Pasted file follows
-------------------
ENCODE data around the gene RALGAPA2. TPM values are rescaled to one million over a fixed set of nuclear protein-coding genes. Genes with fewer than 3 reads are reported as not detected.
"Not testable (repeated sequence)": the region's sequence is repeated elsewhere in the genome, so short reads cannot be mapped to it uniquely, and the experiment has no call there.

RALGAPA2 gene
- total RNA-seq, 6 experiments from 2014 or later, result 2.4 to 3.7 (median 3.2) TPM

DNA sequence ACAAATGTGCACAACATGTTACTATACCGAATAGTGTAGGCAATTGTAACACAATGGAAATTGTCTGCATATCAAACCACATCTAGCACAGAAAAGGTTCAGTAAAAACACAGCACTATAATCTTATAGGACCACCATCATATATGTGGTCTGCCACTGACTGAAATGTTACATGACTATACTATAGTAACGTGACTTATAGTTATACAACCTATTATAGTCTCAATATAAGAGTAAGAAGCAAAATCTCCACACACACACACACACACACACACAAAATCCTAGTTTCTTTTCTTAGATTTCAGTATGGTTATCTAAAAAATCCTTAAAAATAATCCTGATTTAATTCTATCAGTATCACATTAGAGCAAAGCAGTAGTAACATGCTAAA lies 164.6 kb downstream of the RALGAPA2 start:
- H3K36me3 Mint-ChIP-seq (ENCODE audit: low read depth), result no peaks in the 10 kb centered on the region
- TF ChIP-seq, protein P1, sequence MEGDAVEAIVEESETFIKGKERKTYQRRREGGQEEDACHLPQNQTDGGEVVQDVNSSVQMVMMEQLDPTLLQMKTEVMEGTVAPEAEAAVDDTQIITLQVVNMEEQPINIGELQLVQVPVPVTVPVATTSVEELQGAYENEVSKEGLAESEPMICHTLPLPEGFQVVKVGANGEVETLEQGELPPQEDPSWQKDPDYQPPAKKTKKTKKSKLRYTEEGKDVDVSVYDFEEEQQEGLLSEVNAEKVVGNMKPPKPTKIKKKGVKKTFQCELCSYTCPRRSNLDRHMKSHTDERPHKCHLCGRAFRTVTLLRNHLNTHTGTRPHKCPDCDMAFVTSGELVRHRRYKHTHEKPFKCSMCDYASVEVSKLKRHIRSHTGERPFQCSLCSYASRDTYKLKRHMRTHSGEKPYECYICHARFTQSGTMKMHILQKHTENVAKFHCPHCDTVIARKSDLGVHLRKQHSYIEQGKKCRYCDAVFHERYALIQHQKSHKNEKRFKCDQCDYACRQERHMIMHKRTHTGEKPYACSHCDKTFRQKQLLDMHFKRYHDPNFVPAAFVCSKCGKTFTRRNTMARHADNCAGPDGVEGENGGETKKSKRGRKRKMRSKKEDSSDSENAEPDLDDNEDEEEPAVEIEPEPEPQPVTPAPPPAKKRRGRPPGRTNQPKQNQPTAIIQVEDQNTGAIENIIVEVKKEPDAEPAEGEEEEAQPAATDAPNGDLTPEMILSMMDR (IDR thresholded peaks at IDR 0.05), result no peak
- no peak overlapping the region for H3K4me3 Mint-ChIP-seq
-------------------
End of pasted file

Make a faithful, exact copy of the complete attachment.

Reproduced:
ENCODE data around the gene RALGAPA2. TPM values are rescaled to one million over a fixed set of nuclear protein-coding genes. Genes with fewer than 3 reads are reported as not detected.
"Not testable (repeated sequence)": the region's sequence is repeated elsewhere in the genome, so short reads cannot be mapped to it uniquely, and the experiment has no call there.

RALGAPA2 gene
- total RNA-seq, 6 experiments from 2014 or later, result 2.4 to 3.7 (median 3.2) TPM

DNA sequence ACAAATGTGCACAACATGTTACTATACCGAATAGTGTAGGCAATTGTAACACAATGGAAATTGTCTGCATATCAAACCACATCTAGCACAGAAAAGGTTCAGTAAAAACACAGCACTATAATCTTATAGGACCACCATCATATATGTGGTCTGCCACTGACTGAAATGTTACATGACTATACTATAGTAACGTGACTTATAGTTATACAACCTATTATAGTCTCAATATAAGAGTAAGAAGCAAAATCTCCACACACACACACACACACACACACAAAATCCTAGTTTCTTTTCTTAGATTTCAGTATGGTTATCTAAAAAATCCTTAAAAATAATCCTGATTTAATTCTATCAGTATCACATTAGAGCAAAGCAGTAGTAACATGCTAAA lies 164.6 kb downstream of the RALGAPA2 start:
- H3K36me3 Mint-ChIP-seq (ENCODE audit: low read depth), result no peaks in the 10 kb centered on the region
- TF ChIP-seq, protein P1, sequence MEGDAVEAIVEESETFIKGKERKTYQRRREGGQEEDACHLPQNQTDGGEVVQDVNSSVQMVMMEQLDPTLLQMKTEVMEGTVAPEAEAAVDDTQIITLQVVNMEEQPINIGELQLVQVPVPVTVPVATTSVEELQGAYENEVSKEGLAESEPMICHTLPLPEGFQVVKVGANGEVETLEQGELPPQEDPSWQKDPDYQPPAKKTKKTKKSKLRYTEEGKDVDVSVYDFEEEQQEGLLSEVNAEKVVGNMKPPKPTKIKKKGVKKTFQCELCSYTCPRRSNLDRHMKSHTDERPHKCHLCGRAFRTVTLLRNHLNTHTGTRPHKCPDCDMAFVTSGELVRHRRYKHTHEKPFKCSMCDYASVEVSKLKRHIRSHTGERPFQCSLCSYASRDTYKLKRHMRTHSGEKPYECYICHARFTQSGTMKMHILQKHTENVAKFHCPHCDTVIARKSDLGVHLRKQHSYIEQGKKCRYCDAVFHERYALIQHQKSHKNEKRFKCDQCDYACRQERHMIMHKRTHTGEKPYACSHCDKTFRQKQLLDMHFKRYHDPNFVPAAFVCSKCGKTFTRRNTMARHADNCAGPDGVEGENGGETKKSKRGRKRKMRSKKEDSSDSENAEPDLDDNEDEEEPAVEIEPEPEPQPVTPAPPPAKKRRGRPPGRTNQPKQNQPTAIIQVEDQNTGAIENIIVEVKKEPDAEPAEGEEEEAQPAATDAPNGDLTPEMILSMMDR (IDR thresholded peaks at IDR 0.05), result no peak
- no peak overlapping the region for H3K4me3 Mint-ChIP-seq